19 June 1996
Grizzly Rose, Thornton, CO
I happened to be staying in Thornton, CO, on a week-long business trip. While in town, I called up a former co-worker, Greg, who happened to live just a few miles down the road, and asked him if he'd like to see Eddie Money in concert.
Politely, he responded, "Would it hurt your feelings if I told you I wasn't interested?"
I said, "Nah, but I've never seen him before, and I'm gonna go." Greg replied, "I saw him about 7 years ago, as he was just starting to skid his way on downhill."
I can't say that the Grizzly Rose most closely matches Eddie Money's style and image--An '80's MTV-rotated Glamrocker who used to fill arenas, performing at perhaps the most s#*tkickin' dance place in the Denver Metro area.
The joint didn't have a real opening act, so they decided to let the lead guitar player in Eddie' band play a set. Not much singing. Not very much thought put into his guitar work. But certainly an interesting, competent lead guitar player, practically turning an acoustic guitar into a percussion instrument, while straddling his legs on stage like a 50's-era rockabilly. For some reason, I forgot his name 5 minutes after the show ended.
After a soundcheck break, Eddie, now clean and sober, yet more visibly scarred by drugs and alcohol than ever, strutted onto the stage at the opening bars of "Two Tickets To Paradise", sung a semitone lower to match Eddie's slightly lower singing range in 1996.
Next came the 1987 hits, "I Wanna Go Back", and "We Should Be Sleeping". After practically each song, Eddie smiled and reached out his hands to the audience in, from what I could tell, a sincere appreciation of what following he has left.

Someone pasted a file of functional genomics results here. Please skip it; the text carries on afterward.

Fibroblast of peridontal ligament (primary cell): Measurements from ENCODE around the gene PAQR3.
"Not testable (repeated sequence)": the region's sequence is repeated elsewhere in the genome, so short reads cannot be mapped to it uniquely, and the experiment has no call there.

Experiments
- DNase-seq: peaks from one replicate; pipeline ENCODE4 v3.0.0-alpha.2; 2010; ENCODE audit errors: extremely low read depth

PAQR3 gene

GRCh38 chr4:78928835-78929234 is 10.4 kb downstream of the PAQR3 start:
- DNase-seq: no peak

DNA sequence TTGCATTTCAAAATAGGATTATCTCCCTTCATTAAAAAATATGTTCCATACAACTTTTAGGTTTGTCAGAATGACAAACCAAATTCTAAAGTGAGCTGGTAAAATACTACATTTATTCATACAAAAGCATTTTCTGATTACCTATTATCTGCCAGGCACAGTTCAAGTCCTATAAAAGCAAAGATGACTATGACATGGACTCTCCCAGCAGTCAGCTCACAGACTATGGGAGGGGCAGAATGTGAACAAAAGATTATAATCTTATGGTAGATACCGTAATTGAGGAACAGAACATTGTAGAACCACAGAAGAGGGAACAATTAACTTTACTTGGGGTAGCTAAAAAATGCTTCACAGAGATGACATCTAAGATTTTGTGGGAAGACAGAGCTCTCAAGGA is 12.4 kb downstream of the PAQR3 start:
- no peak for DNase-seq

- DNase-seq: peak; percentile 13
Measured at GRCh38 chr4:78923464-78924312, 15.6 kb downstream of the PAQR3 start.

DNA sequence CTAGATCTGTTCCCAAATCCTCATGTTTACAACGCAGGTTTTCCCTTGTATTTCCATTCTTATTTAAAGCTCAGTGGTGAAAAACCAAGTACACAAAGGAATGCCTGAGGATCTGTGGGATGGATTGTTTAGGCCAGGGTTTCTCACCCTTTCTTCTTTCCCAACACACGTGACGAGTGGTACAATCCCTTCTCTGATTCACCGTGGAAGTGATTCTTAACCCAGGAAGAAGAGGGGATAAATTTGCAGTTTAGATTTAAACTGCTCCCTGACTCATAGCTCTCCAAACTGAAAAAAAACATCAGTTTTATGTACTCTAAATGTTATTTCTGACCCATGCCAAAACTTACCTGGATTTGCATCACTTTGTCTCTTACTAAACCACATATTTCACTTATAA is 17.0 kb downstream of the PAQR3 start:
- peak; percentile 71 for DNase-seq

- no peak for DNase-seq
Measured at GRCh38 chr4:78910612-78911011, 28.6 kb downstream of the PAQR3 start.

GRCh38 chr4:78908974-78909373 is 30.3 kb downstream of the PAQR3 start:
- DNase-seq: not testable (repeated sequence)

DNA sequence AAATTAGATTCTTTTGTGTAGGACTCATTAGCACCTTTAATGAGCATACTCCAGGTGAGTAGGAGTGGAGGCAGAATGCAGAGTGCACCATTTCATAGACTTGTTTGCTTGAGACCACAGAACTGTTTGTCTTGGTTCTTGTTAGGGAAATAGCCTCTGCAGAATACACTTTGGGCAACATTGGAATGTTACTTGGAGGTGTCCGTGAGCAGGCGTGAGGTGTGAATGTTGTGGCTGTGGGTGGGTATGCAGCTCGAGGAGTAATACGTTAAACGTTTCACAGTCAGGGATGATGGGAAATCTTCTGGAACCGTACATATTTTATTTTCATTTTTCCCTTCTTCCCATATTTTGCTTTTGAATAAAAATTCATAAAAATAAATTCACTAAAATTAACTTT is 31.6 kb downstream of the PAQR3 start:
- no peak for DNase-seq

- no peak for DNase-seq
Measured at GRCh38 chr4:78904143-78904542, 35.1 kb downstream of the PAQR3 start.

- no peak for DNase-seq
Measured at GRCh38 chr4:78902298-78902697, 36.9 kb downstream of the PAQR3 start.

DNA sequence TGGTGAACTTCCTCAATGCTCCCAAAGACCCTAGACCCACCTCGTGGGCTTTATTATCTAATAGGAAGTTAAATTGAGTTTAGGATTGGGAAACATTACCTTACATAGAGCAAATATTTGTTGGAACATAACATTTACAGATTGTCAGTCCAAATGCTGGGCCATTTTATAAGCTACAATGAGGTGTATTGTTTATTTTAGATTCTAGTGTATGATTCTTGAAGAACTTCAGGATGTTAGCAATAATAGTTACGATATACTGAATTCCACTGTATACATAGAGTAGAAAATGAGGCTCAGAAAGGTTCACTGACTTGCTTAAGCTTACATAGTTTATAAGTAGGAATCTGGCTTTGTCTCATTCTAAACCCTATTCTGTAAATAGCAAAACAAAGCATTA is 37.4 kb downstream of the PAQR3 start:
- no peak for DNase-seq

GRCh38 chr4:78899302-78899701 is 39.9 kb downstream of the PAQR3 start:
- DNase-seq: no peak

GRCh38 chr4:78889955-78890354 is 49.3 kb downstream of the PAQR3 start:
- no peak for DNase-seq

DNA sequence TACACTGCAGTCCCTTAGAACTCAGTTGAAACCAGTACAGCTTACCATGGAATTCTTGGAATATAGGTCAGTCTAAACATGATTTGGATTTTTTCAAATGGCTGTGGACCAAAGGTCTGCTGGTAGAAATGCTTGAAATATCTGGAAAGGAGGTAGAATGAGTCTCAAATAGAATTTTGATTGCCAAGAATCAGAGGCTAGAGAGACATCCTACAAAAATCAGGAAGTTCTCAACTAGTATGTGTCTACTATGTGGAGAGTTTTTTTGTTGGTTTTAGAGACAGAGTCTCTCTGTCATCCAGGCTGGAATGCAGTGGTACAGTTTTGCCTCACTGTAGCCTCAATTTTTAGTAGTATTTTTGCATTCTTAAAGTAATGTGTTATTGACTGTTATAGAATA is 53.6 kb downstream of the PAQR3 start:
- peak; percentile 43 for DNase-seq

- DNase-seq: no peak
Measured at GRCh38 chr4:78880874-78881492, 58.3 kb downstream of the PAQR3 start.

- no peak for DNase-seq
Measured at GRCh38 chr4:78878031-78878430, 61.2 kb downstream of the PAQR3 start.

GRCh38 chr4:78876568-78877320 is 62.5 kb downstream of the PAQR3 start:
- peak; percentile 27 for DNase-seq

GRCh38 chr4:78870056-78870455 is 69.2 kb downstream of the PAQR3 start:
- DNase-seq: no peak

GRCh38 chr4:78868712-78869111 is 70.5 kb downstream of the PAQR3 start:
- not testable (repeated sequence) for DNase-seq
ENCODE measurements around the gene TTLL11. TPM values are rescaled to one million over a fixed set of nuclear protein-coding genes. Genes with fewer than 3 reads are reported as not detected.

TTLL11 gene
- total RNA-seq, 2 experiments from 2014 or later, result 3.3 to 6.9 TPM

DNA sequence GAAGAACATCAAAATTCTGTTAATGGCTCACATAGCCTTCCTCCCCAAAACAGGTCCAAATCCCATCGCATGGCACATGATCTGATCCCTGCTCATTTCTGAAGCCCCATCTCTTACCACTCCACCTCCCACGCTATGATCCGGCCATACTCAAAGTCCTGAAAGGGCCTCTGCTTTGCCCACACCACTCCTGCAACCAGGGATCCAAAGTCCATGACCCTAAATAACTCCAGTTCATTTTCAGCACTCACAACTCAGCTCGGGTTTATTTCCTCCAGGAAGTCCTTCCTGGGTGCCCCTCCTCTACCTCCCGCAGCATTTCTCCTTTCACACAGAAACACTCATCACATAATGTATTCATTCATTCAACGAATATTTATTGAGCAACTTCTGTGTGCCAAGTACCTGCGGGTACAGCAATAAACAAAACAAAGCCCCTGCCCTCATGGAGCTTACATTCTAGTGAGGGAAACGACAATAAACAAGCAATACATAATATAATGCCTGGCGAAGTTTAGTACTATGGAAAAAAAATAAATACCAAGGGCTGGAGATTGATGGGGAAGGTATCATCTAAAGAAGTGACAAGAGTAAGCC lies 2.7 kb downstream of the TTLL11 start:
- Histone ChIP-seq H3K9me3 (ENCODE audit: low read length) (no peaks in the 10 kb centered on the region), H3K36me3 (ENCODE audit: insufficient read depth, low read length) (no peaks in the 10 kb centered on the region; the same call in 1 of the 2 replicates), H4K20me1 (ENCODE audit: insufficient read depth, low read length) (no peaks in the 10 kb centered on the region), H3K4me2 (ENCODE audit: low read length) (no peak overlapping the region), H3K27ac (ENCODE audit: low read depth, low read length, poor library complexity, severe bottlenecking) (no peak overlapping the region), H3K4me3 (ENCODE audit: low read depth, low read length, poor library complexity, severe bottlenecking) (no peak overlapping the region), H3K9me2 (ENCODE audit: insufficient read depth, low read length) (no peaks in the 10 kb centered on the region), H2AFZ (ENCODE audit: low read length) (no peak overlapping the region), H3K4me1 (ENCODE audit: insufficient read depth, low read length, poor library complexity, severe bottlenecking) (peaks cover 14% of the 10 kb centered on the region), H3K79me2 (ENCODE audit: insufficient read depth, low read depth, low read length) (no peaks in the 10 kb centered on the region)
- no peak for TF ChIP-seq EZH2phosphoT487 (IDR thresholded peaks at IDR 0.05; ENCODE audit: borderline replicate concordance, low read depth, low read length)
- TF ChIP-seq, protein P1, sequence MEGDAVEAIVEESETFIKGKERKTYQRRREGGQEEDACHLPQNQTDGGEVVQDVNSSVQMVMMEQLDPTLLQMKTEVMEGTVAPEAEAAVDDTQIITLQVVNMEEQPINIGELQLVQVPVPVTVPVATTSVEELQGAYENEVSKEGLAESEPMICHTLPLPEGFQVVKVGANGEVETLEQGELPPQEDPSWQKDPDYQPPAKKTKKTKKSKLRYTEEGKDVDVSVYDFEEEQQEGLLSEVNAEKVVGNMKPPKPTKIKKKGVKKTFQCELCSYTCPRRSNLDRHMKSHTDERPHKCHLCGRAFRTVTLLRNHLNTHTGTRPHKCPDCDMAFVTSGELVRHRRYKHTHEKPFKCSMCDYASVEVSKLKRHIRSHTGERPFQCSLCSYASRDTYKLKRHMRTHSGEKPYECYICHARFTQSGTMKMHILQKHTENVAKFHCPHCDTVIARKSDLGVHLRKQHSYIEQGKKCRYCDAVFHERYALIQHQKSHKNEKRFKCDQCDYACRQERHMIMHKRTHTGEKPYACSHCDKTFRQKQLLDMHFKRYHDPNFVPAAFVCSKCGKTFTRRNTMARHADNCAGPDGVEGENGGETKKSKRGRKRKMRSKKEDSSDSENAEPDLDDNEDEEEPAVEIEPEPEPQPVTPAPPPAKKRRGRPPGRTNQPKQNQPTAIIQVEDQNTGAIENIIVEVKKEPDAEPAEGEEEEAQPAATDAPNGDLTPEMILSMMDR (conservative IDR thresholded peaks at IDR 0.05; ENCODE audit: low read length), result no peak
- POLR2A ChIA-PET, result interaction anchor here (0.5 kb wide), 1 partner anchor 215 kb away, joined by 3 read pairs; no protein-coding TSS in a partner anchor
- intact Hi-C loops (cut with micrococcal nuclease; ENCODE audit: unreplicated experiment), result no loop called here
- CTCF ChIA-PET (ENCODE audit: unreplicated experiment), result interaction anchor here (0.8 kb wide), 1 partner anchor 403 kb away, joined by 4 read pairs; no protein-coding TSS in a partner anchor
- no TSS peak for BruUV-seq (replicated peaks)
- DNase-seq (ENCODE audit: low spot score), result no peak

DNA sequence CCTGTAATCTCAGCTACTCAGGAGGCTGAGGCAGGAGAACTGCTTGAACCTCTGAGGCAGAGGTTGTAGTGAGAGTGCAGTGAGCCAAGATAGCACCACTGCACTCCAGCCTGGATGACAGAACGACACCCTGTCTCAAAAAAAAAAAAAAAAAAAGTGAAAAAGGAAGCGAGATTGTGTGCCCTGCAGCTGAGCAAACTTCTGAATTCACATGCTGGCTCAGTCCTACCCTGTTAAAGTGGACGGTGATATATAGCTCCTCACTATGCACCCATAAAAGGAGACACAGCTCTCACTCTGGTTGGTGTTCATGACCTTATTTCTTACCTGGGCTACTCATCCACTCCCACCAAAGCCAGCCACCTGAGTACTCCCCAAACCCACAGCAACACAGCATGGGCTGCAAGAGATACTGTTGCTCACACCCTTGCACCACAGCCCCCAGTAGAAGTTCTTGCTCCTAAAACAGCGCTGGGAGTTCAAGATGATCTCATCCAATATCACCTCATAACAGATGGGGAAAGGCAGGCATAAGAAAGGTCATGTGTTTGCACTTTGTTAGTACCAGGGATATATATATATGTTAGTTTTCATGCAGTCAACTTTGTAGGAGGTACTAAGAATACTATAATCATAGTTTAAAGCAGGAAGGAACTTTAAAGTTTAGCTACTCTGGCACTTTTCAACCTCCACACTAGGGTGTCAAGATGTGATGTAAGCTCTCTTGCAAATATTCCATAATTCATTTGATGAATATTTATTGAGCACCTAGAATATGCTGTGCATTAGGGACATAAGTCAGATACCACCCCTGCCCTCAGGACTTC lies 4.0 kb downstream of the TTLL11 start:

Eddie left no archive hit stone unturned, performing, "Walk On Water", "Peace In Our Time", "Think I'm In Love", "Baby Hold On", "Endless Nights", "I'll Get By", and others. It was obvious to many that Eddie was practicing for an upcoming recording of a live greatest hits album, which, as it turns out, will apparently be titled, "The Sound Of Money". Appropriate indeed, for its double meaning about something that is fading in the past.
He finished the set by taking off his shirt part way during "Shakin'". Actually, some audience members enjoyed this....................Aaaaanyway, for the obligatory encore of "Take Me Home Tonight", he brought out one of his daughters, in ersatz of Ronnie Spector, to sing the "Be my little baby" parts, which, of course, the crowd thought was cute. I suppose, one appropriate exception to current child labor laws.
In truth, Eddie Money got a lot of airplay in early 1988, while I was stationed in the Denver Metro area. Being able to see him, albeit eight years later, in the same general area, brought back some nice memories of good times, good friends, and me getting started in my adult Air Force career at the now closed Lowry Air Force Base. I guess recording acts that don't have a current hit do have their uses, after all.
[****] - Steven T.
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